Irish whiskey and RTDs help boost Irish drinks exports

By Rachel Arthur

- Last updated on GMT


Related tags Ireland whiskey

Bord Bia, the Irish Food Board, describes 2022 as a ‘landmark year’ for Irish drinks exports as the total value of drinks exports approached €2bn ($2.15bn): representing a 25% increase on pre-pandemic 2019 levels despite an ‘extremely challenging input cost environment’.

Total Irish whiskey exports – which account for around 60% of overall value growth last year - neared €1bn ($1.1bn) in value in 2022 – up 25% on 2021 – with North America continuing to be a key export destination.

“This highlights the resilience of the Irish drinks industry following the unprecedented difficulties experienced in recent years,”​ says the board.”

Irish whiskey drives exports - but strong growth in RTDs

This performance of the Irish drinks industry was driven by strong growth in the value of exports of Irish whiskey (up 25%) and Irish cream liqueur (up 14%) Having taken a hit during pandemic-stricken years, beer exports showed strong recovery (up 19%).

Ireland is also finding new opportunities in the RTD category: seeing robust growth in terms of export values more than doubling to €74m ($80m). Almost 80% of exports are to markets where the category is established such as the US and Australia.

Categories: export share by value, 2022

  • Whiskey: 53%
  • Liquers: 22%
  • Beer: 14%
  • Cider: 4%
  • Gin: 1%
  • Wine: 1%
  • Mead: 1%
  • Other: 4%

Premiumization of Irish drinks was one of the key factors in export value growth, says Bord Bia, with overall value growing at more than twice the rate of volumes.

But the sector still faces challenges in the wider environment. Dependent on energy, Irish drinks companies experienced higher input costs in 2022.

The availability and cost of glass, the cost of logistics and input price inflation added to the challenges facing the sector.

Additionally, some key emerging export markets such as China faced ongoing challenges related to Covid-19, but the reopening of the on-trade has benefited the industry, particularly for beer exports.

India set to become key Irish whiskey export destination

Meanwhile, the loss of two key markets - Russia and Ukraine - has forced some Irish companies to change course and diversify their target markets, which is reflected in the strength of growth in emerging markets.

India, for example, is now the largest Asian export market for Irish whiskey recording exceptional growth in 2022.

“Although there are significant regulatory and supply chain hurdles to entering the market, India is the largest whiskey market globally according to the IWSR (2022) and provides considerable growth potential for Irish whiskey in the future,”​ says Bord Bia.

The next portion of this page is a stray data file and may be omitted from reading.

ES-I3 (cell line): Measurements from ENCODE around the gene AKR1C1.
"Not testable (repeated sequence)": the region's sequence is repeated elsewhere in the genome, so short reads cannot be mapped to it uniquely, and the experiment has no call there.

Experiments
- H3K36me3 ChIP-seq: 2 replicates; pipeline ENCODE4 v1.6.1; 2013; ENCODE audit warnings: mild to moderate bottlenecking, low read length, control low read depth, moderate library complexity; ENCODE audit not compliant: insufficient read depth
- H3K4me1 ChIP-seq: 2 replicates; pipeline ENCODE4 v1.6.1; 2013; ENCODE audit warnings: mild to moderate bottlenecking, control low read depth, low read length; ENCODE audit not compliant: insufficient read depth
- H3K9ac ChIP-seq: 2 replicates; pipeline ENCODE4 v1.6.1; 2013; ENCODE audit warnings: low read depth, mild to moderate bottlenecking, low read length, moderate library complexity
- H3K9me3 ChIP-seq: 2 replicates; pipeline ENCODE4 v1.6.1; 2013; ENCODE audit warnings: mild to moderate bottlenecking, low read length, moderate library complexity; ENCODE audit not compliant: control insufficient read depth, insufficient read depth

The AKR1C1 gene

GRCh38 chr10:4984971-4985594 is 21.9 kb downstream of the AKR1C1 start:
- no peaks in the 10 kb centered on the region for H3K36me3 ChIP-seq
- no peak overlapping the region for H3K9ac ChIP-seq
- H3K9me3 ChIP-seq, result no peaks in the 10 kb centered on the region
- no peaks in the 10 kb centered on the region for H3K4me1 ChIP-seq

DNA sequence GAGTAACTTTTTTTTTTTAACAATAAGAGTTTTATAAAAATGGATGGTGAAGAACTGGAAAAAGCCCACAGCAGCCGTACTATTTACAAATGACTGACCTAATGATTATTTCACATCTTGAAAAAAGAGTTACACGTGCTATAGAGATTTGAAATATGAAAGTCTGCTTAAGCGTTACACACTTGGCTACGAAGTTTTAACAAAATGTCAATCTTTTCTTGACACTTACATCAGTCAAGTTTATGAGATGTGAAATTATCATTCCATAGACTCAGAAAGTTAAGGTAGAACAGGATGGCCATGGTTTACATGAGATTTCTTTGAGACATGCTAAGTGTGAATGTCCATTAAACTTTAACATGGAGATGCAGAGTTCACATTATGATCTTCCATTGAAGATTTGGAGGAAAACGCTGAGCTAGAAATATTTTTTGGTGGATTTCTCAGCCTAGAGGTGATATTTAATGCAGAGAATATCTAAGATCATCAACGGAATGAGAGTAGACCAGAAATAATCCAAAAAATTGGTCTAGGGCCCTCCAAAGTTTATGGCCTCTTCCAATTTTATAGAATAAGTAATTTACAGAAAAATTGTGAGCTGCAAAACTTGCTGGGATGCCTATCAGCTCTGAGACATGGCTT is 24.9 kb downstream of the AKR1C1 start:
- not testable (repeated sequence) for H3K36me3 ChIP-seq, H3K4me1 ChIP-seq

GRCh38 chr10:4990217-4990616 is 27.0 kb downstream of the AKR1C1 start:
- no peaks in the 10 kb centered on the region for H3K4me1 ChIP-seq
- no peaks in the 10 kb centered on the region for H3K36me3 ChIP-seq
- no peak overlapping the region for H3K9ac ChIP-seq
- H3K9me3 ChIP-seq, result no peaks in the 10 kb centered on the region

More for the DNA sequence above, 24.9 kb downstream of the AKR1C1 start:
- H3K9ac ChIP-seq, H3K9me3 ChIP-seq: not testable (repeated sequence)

Irish whiskey

Irish whiskey remains a key driver of growth: with exports estimated to be just under €1bn. It sits predominantly in the premium price category in most export markets, thus benefitting from premiumization trends globally.

Similar to overall drinks exports, Irish whiskey export values grew by 25%, outpacing growth in volumes, which highlights the impact of cost inflation and premiumization within the Irish whiskey sector.

The US represents 57% of export value: while markets such as Germany and France show positive growth of 20% and 10% respectively.

There is also strong growth in emerging markets such as Czech Republic, South Africa and Australia. And Bord Bia eyes up the potential of Irish whiskey in India: which doubled in value in 2022 to exceed €14m and representing 85% of total Irish drinks exports to the country.

2023 prospects

Despite the challenges, Board Bia says the prospects for Irish drinks exports in 2023 are broadly positive.

“Export performance in North America remains positive and this growth will continue to contribute strongly to the industry’s overall performance. The emergence of RTD exports from Ireland should further boost exports to the region.

"Established EU markets, such as Germany and France are also trending positively following the difficulties of the pandemic, notwithstanding the slower recovery of beer exports to France.

"The recovery in beer exports is expected to continue but they are unlikely to reach 2019 levels in 2023.

“However, as is the case with other sectors, the operating environment in 2023 could prove challenging due to increased inflation which could weaken consumer purchasing power in addition to further potential geopolitical and macroeconomic uncertainty. As restrictions related to the pandemic continue to be lifted in Asia, markets such as India, China, Japan and Singapore present opportunities for further growth.

"South Africa is now the leading growth market for Irish drinks in the African region but recovery is also expected in Nigeria as more Irish exports continue to enter the market. Other African countries such as Kenya are also trending positively as awareness of Irish spirits grows in the region.

“Globally, Irish drinks exports meet the premiumisation trend amongst consumers, particularly younger consumers, with the market segment expected to continue to outperform standard and value products in key export markets. The continued growth of online sales in markets such as the US and China should also boost exports for newer entrants to the market.

“The Global Travel Retail (GTR) channel, a key channel for premium spirits, is recovering albeit at a slower rate than expected.”​ (the channel is not expected to reach pre-pandemic levels until 2025 or 2026, according to IWSR Drinks Market Analysis).

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